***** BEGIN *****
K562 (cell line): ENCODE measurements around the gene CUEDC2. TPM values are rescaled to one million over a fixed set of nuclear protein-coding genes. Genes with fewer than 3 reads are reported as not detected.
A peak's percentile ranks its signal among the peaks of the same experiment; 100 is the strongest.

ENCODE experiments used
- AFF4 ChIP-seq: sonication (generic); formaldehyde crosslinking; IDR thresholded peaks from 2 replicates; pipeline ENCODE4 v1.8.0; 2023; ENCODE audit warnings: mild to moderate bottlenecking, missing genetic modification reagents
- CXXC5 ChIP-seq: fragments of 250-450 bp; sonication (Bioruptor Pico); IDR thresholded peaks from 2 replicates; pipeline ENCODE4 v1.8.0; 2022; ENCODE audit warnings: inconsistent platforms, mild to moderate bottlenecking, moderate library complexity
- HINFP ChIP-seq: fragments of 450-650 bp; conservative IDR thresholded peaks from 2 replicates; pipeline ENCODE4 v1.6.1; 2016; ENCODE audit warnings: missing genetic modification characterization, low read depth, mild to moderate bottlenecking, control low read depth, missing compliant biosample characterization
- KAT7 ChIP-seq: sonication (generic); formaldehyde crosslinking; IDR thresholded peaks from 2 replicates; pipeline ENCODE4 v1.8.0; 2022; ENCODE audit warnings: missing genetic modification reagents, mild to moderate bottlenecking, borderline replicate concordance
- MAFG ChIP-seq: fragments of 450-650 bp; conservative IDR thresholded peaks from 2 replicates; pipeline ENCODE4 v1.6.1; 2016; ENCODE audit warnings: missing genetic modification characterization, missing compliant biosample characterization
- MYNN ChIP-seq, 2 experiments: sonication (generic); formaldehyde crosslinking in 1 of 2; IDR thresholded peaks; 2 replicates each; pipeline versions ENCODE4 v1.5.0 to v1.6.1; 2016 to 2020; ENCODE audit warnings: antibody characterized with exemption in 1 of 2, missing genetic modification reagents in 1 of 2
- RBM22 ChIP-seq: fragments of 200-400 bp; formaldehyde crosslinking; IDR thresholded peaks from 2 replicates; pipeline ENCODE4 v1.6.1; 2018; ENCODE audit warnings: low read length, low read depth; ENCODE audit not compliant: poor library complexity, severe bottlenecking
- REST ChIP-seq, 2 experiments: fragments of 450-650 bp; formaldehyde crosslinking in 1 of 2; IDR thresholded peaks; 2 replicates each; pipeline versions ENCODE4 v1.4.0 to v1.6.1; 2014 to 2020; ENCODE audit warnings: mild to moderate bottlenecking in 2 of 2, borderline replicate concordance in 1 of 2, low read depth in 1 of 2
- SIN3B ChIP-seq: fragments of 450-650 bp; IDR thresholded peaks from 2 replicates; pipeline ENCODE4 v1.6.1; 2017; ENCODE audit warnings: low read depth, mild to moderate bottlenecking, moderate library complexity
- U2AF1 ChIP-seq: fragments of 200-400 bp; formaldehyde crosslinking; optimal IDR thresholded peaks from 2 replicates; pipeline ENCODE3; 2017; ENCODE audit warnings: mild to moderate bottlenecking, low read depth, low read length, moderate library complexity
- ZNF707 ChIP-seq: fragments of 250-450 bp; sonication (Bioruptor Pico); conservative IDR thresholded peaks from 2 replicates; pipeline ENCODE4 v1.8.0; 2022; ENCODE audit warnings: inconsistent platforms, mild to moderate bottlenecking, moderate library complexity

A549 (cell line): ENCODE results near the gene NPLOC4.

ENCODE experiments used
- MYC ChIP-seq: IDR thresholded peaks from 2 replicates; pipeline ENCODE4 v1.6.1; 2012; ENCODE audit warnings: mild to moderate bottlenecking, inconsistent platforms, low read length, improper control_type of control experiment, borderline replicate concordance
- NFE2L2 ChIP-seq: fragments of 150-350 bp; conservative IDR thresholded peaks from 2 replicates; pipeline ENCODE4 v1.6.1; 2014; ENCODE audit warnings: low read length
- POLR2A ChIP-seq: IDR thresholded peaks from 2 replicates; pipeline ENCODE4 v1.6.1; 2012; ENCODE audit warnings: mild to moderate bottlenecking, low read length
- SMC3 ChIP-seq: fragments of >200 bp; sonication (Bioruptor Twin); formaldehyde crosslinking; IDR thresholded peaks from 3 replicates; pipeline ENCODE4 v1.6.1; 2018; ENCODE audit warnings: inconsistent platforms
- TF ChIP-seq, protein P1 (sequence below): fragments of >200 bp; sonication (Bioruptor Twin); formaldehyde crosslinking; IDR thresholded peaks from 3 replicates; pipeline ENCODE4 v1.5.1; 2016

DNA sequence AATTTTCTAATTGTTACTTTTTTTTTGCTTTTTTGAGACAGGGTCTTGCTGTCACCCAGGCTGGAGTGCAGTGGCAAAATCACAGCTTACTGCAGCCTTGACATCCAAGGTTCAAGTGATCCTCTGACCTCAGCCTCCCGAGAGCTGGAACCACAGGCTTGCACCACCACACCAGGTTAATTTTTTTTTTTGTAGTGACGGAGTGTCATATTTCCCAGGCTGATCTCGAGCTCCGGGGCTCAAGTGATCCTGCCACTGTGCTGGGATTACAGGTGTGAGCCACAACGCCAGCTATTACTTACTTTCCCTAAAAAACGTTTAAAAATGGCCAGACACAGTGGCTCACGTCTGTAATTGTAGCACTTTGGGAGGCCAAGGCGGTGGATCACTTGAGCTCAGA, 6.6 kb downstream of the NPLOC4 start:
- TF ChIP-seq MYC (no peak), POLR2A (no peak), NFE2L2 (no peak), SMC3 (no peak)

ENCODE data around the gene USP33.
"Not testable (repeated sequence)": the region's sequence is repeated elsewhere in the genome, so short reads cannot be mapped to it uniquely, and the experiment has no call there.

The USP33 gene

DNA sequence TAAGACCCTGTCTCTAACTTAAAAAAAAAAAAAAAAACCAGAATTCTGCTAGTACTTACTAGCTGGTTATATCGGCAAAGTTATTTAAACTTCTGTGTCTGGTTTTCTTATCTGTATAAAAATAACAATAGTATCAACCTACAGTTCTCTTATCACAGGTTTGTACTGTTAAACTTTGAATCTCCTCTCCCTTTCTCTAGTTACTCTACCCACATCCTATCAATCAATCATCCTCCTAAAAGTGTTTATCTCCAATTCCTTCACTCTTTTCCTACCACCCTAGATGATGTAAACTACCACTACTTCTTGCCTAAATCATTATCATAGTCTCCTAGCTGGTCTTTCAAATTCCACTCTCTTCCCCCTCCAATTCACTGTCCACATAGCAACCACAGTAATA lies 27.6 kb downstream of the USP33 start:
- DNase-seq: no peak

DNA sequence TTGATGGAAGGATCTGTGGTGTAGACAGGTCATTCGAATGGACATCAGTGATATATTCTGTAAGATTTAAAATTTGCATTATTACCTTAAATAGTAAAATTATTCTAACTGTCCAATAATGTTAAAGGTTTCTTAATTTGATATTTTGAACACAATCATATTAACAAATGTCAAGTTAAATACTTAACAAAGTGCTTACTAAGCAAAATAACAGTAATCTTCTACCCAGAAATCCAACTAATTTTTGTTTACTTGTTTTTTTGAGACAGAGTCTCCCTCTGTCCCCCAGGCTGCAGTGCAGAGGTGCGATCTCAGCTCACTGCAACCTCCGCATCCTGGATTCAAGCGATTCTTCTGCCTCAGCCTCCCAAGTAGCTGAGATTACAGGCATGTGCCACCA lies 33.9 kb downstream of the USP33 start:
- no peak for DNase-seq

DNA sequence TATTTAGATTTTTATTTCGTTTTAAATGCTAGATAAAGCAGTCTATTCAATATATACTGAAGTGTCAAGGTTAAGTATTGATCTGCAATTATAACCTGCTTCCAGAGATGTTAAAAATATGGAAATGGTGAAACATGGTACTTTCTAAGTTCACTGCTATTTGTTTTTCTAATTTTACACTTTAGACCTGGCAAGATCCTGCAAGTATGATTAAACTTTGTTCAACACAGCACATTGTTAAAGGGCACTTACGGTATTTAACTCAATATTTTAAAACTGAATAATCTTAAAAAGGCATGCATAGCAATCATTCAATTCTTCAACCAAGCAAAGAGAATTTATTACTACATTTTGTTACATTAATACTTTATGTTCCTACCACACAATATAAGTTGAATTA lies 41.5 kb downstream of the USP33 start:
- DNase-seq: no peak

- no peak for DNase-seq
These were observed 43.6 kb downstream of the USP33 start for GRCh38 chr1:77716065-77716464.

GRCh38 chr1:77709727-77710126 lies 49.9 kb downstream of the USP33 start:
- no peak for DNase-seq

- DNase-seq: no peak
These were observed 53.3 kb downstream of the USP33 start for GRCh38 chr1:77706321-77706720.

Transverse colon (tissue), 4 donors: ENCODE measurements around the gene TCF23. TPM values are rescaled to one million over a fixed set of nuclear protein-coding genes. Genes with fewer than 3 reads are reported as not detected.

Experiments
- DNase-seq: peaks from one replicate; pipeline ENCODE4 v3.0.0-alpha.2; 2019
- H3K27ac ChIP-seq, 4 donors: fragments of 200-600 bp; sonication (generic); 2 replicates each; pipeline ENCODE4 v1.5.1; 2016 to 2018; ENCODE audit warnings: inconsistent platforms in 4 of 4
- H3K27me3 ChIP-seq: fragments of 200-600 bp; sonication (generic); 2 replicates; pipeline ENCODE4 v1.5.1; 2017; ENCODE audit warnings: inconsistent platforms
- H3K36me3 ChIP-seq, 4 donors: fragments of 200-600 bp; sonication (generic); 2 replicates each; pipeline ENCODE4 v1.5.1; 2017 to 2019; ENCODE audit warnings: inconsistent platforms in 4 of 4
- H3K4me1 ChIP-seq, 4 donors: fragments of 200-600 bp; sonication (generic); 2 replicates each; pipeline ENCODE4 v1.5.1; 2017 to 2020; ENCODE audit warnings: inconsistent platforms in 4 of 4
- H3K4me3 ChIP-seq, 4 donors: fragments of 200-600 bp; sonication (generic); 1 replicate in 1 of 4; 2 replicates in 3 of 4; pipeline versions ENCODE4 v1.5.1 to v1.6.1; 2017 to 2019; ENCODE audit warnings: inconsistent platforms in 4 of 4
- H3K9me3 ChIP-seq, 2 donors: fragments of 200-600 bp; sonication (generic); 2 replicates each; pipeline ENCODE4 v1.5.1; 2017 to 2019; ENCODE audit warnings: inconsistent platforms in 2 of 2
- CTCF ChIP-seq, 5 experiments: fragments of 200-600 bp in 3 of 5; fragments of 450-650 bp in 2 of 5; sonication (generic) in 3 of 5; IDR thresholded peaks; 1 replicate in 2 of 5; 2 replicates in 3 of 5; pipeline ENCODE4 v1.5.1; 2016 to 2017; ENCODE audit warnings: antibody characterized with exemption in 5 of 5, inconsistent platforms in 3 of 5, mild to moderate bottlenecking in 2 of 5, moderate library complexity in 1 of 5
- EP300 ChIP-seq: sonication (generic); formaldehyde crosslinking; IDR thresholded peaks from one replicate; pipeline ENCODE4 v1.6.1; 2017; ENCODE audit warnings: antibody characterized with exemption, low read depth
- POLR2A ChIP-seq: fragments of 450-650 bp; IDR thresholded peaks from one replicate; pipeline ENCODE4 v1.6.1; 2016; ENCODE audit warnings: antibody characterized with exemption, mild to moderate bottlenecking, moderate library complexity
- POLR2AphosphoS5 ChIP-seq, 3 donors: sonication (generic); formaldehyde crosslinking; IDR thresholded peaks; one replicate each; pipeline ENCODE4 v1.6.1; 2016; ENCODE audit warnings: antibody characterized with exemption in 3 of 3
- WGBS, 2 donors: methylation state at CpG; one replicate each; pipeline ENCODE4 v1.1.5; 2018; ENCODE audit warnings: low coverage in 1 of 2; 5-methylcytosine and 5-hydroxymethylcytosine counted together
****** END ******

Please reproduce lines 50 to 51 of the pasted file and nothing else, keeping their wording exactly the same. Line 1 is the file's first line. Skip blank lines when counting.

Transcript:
- POLR2A ChIP-seq: fragments of 450-650 bp; IDR thresholded peaks from one replicate; pipeline ENCODE4 v1.6.1; 2016; ENCODE audit warnings: antibody characterized with exemption, mild to moderate bottlenecking, moderate library complexity
- POLR2AphosphoS5 ChIP-seq, 3 donors: sonication (generic); formaldehyde crosslinking; IDR thresholded peaks; one replicate each; pipeline ENCODE4 v1.6.1; 2016; ENCODE audit warnings: antibody characterized with exemption in 3 of 3